Families enmeshed in illegal trade of prescription drugs
KATHMANDU, Feb 9: Rabin Shrestha, 27, and Sarita Thapa, 25, of Naya Bazaar, Kathmandu are husband and wife serving jail terms for involvement in trafficking various prescription drugs and narcotics.
After the police nabbed Rabin and sent him to custody, his wife Sarita stepped in to run the unlawful business. But soon she was also arrested after the police caught her and recovered different types of hard pharmaceutical drugs from her possession.
Narcotics Control Bureau, the government´s principal agency entrusted to check illegal trade in drugs, has come across several similar cases where husband and wife and many times the entire family is engaged in illegal trade of banned substances.
Officials at the Bureau say they have strong evidences that point to the involvement of at least a dozen married couples involved in drugs trafficking.
“Many more are under our scrutiny,” said Ghanashyam Shrestha, a police inspector at the Bureau.
Despite the strict rules and regulations to control drug trafficking, there has been an alarming increase in the trend of whole family members being involved in drugs smuggling, said Shrestha.
Officials at the Bureau frequently cite the case of Gambhir Man Shrestha of Sindhupalchowk district who led a drug trafficking ring in the Valley for more than 12 years.
When the police conducted an in-depth investigation into the linkages and channels of his drugs business, they found out that he had enlisted not only his wife and sons but also the daughter-in-laws all of whom were actively involved in the illegal trade.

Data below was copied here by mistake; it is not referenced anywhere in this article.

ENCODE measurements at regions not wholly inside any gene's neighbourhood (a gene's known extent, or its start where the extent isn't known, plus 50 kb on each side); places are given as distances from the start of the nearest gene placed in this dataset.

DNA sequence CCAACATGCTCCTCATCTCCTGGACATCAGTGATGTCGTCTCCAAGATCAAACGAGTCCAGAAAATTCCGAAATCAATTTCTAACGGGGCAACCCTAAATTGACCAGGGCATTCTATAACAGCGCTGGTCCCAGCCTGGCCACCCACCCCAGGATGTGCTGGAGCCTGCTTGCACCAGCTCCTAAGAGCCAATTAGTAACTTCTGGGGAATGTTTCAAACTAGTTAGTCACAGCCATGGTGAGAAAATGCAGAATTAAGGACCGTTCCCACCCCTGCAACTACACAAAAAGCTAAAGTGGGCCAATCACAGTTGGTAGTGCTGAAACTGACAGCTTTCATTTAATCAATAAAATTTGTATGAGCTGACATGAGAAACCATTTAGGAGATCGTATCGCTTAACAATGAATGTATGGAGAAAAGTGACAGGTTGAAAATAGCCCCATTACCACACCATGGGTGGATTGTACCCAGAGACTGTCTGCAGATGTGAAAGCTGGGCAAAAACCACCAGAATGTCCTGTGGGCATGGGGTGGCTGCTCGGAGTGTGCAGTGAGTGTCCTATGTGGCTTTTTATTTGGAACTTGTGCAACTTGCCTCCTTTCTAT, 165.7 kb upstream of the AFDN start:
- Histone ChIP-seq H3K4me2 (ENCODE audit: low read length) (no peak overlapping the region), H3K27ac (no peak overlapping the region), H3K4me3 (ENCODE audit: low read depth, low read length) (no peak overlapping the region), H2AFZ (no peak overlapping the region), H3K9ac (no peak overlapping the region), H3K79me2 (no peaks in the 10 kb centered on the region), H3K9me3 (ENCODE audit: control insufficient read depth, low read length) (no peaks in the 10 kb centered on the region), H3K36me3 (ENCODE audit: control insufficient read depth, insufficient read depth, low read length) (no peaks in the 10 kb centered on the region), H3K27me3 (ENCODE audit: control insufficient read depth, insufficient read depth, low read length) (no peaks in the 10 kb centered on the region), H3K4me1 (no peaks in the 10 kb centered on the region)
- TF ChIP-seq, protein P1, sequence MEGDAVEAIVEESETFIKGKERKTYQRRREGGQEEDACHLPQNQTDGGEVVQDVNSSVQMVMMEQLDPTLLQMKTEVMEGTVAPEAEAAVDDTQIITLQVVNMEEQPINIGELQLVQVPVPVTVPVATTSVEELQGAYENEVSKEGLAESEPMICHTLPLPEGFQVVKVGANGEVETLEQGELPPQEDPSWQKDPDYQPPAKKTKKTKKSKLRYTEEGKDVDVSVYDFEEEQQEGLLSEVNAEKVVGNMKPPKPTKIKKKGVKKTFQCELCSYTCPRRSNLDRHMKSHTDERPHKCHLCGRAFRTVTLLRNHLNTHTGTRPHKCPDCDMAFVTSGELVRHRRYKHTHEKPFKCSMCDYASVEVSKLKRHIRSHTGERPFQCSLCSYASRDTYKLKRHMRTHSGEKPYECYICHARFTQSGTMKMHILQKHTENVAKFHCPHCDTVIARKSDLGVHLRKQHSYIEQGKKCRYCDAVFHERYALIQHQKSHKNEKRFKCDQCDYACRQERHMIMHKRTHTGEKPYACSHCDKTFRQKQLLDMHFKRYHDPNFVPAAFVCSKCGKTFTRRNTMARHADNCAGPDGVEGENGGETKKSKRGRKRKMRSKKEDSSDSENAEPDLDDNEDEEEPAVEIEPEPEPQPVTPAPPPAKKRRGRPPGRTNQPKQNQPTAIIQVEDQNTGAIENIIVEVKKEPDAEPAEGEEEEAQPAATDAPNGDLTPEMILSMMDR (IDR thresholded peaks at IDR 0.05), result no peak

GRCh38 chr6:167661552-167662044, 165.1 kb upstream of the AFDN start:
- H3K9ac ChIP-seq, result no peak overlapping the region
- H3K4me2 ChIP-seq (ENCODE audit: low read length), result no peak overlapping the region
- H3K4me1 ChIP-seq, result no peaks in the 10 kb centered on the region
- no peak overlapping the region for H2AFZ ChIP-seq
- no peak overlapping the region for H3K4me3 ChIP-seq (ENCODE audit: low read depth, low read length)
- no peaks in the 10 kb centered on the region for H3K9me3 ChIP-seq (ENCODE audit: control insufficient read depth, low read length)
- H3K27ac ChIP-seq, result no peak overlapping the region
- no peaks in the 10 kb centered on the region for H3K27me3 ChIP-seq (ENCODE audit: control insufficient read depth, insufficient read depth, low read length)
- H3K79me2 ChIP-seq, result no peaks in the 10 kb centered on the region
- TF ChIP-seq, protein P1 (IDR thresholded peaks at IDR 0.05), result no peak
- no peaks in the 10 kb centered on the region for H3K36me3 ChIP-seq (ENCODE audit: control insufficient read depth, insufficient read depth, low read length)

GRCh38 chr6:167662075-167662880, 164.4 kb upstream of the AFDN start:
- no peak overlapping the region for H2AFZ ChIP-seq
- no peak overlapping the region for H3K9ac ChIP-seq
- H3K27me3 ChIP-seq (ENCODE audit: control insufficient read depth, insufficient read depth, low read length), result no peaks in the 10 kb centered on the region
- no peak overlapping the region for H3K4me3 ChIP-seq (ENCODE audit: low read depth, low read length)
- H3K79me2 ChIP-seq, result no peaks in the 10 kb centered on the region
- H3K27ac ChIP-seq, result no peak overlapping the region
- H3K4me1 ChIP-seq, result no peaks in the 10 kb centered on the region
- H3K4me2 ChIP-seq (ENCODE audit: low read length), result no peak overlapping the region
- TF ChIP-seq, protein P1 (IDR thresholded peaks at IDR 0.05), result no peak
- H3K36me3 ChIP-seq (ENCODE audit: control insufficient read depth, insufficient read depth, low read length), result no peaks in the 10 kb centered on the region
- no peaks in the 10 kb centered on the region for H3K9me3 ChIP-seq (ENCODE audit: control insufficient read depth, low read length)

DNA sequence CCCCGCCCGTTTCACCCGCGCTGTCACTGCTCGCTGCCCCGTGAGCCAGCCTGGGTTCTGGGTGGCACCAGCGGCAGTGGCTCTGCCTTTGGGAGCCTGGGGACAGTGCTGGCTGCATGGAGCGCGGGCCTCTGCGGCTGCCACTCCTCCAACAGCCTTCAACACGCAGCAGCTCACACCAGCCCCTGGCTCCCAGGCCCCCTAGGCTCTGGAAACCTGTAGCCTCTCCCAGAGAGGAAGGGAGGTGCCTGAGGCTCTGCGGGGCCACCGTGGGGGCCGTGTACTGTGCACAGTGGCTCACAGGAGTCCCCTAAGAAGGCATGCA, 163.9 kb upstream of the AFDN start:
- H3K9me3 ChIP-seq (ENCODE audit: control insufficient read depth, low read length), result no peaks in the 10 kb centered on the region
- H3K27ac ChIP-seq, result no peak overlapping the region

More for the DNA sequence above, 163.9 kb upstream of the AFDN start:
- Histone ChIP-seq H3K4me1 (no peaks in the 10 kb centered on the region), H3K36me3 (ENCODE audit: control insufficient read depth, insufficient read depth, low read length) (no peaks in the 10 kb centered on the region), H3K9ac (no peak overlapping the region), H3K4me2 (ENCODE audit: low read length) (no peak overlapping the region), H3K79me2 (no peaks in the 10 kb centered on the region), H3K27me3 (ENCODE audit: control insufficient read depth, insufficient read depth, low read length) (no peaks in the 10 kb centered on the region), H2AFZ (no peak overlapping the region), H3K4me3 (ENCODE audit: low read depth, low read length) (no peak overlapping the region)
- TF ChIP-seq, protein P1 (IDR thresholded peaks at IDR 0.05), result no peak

Other such cases include that of Birat Nepali of Kathmandu, who started dealing with pharmaceutical drugs after the arrest of his wife and Lal Kumari Puri of Bara who took over the drug trafficking business of her husband Hussain Ansari after he was arrested for possessing brown sugar.
Most of those arrested say they are compelled to get involved in the illegal business after the arrest of the only breadwinner of their family. When the head of a family is nabbed, other members are suddenly thrown into an uncertain future with no mean of earning. So, the easiest way out of such predicament is for the family members to get involved in the businesses as they are aware of the network, inspector Shrestha said on the basis of the statements of arrested drug traffickers.
Nepal´s open-border with India has also been a major factor in instigating new drug traffickers to enter the business as many pharmaceutical drugs are imported from India through various routes.
According to a recent study of the bureau, Diazepam and Buprenorphine top the list of pharmaceutical drugs that are illegally imported mainly from India.
Since the demand for pharmaceutical drugs is always high, many families are involved in the business.
Many of the arrested have been found possessing various over-the-counter pharmaceutical drugs such as Avil, Spasmo, Fenargan, Corex, Nitrojesic, Norejesic, which are frequently misused by drug abusers mixing them with the prescription drugs such as diazepam, buprenorphine, nitrozepam for much more effect.
The lapses in effective categorization and distribution of prescription and over-the-counter drugs in Nepal have made it easier for people to enter the illegal trade to make quick money, inspector Shrestha said, adding, no wonder the involvement of whole family members in selling hard drugs is on the rise.